What I Expect from a Developer’s Resumé
On a recent local programmers meetup we discussed the topic of writing a developer’s CV in such a way that it allows one to get to an interview past the initial screening. As this is closely related to my posts on interviewing developers, I will cover what we discussed and what are the things, which when seen in a programmer’s resume make the team-lead in me eager to meet its owner in person.
For all technical positions the first thing that both the recruiter and the team lead will search in a CV is work experience with relevant technologies and tools. This is the easiest one, because if you have it you just need to make it stand out. To do so make sure that you resume has the keywords that describe the technologies that you would like to work with. While people are quite different from Google search engine, when I look for a new hire I inevitably have to scan dozens of CVs and the easier it is for me to spot the names of the technologies that I need, the higher the chance that I will pay attention to the candidate. Trivial, right? Just remember that you have to be honest about what you have experience with and what you don’t — if you’re caught lying about these things, you will likely be wiped out from the list of candidates at the same instant.
On the other side, a resume consisting solely of keywords will be even less successful than a resume with no single one. That’s because merely “knowing” all the buzzwords doesn’t make you a professional, while having lots of achievements in the field of software development does. Here make sure that every job or internship mentioned in the CV lists every one of your accomplishments on that position — ideally, focus on what you have done instead of what you have been doing. Moreover, don’t stop on the jobs — remember all the pet projects that you had done alone or with your friends, remember every conference that you talked at and the articles that you have written — all of these underline the experience that you reported and show that you’re a person of achievement.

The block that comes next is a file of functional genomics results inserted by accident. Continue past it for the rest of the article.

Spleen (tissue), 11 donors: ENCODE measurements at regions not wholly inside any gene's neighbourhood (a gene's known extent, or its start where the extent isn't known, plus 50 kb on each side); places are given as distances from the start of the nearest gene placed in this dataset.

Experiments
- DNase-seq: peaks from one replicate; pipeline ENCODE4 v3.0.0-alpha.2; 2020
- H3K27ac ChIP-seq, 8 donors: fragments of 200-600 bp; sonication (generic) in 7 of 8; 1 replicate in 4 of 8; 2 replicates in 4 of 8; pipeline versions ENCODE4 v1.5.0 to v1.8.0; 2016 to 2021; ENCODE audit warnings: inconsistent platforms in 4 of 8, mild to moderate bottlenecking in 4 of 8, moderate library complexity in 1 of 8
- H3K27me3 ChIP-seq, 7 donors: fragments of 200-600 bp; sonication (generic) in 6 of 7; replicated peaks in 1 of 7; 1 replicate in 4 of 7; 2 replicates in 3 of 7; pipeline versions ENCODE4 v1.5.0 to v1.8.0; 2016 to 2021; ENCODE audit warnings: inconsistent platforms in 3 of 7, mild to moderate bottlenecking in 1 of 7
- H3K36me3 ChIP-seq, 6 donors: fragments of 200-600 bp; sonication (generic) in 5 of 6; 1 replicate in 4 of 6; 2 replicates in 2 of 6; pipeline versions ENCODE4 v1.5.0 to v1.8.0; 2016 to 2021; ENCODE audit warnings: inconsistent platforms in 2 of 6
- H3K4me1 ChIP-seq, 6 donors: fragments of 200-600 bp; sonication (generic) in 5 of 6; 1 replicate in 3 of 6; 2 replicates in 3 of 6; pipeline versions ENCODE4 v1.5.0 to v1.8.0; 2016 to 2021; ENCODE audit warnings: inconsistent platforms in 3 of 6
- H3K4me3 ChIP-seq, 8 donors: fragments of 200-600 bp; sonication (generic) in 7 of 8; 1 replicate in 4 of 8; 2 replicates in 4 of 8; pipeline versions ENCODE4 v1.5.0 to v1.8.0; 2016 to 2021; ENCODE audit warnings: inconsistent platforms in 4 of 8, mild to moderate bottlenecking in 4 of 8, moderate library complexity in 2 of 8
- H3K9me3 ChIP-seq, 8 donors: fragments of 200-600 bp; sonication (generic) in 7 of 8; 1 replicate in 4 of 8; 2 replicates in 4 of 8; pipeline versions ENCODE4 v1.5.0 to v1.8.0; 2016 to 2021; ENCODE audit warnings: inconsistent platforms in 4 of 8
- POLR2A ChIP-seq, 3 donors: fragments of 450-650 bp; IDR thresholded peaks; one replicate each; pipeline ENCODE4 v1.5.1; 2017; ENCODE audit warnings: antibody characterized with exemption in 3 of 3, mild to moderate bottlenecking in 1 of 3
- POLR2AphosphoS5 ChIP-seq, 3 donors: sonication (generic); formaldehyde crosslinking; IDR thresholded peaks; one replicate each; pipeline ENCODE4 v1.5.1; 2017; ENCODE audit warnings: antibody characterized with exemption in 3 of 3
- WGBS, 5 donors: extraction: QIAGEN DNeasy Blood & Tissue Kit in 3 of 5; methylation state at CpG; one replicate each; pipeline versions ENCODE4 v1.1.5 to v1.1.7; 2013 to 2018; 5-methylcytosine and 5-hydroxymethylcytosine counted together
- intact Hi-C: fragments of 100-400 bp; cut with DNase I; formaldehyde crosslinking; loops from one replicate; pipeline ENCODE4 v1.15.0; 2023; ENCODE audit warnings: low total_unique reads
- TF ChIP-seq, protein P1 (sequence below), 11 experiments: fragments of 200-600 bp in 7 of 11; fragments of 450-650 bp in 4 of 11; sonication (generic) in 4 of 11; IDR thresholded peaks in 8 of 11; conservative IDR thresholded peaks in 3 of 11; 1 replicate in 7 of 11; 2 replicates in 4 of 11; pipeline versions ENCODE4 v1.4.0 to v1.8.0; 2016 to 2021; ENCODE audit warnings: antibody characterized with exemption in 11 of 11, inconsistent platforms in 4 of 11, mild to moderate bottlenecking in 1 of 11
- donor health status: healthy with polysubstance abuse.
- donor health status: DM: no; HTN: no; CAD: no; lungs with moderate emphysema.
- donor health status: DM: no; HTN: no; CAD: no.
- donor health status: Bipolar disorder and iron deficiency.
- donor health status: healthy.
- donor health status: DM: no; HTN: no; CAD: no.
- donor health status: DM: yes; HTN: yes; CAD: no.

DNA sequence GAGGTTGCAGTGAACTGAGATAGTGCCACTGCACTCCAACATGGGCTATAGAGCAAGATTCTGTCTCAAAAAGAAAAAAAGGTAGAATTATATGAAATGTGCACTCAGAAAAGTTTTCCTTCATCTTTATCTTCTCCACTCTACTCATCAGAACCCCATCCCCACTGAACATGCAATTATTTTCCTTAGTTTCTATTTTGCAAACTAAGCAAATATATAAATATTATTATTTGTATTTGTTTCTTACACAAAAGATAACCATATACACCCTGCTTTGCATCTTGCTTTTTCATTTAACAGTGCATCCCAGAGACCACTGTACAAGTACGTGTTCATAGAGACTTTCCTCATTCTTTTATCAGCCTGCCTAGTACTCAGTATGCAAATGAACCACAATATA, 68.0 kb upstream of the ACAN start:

Such activities as pet projects and extra education — an open-source library that you helped to develop or a course that you have taken online — also show that you are willing and capable of learning new skills and technologies. That’s especially good if these go beyond your main programming language or framework of choice, because breadth of experience demonstrates your ability to adapt to changing circumstances and employ different mind-models and approaches. Mentioning such activities in a resume also draws a potential employers’ attention to one more thing — your fascination with the profession and desire to work and learn beyond your day job, which by itself puts you in front of the crowd.